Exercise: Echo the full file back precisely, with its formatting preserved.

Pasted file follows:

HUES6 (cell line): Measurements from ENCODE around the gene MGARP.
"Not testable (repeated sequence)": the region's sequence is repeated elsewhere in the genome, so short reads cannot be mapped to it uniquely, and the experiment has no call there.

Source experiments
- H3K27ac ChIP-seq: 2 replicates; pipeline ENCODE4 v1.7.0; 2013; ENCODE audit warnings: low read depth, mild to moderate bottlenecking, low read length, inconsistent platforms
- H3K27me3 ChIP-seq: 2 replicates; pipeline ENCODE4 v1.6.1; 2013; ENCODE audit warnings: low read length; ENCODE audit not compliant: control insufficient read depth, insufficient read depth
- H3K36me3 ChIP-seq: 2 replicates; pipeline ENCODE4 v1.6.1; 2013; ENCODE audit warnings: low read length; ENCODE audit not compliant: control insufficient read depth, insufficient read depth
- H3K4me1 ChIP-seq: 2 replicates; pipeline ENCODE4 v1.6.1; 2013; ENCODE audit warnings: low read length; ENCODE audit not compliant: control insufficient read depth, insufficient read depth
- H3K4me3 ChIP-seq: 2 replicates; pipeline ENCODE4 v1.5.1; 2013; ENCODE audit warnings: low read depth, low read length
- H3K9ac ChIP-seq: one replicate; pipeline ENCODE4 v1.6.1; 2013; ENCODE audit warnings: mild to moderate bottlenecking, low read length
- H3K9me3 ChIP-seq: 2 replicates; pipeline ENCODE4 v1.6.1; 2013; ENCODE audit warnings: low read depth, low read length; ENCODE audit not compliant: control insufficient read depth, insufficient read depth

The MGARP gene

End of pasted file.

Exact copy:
HUES6 (cell line): Measurements from ENCODE around the gene MGARP.
"Not testable (repeated sequence)": the region's sequence is repeated elsewhere in the genome, so short reads cannot be mapped to it uniquely, and the experiment has no call there.

Source experiments
- H3K27ac ChIP-seq: 2 replicates; pipeline ENCODE4 v1.7.0; 2013; ENCODE audit warnings: low read depth, mild to moderate bottlenecking, low read length, inconsistent platforms
- H3K27me3 ChIP-seq: 2 replicates; pipeline ENCODE4 v1.6.1; 2013; ENCODE audit warnings: low read length; ENCODE audit not compliant: control insufficient read depth, insufficient read depth
- H3K36me3 ChIP-seq: 2 replicates; pipeline ENCODE4 v1.6.1; 2013; ENCODE audit warnings: low read length; ENCODE audit not compliant: control insufficient read depth, insufficient read depth
- H3K4me1 ChIP-seq: 2 replicates; pipeline ENCODE4 v1.6.1; 2013; ENCODE audit warnings: low read length; ENCODE audit not compliant: control insufficient read depth, insufficient read depth
- H3K4me3 ChIP-seq: 2 replicates; pipeline ENCODE4 v1.5.1; 2013; ENCODE audit warnings: low read depth, low read length
- H3K9ac ChIP-seq: one replicate; pipeline ENCODE4 v1.6.1; 2013; ENCODE audit warnings: mild to moderate bottlenecking, low read length
- H3K9me3 ChIP-seq: 2 replicates; pipeline ENCODE4 v1.6.1; 2013; ENCODE audit warnings: low read depth, low read length; ENCODE audit not compliant: control insufficient read depth, insufficient read depth

The MGARP gene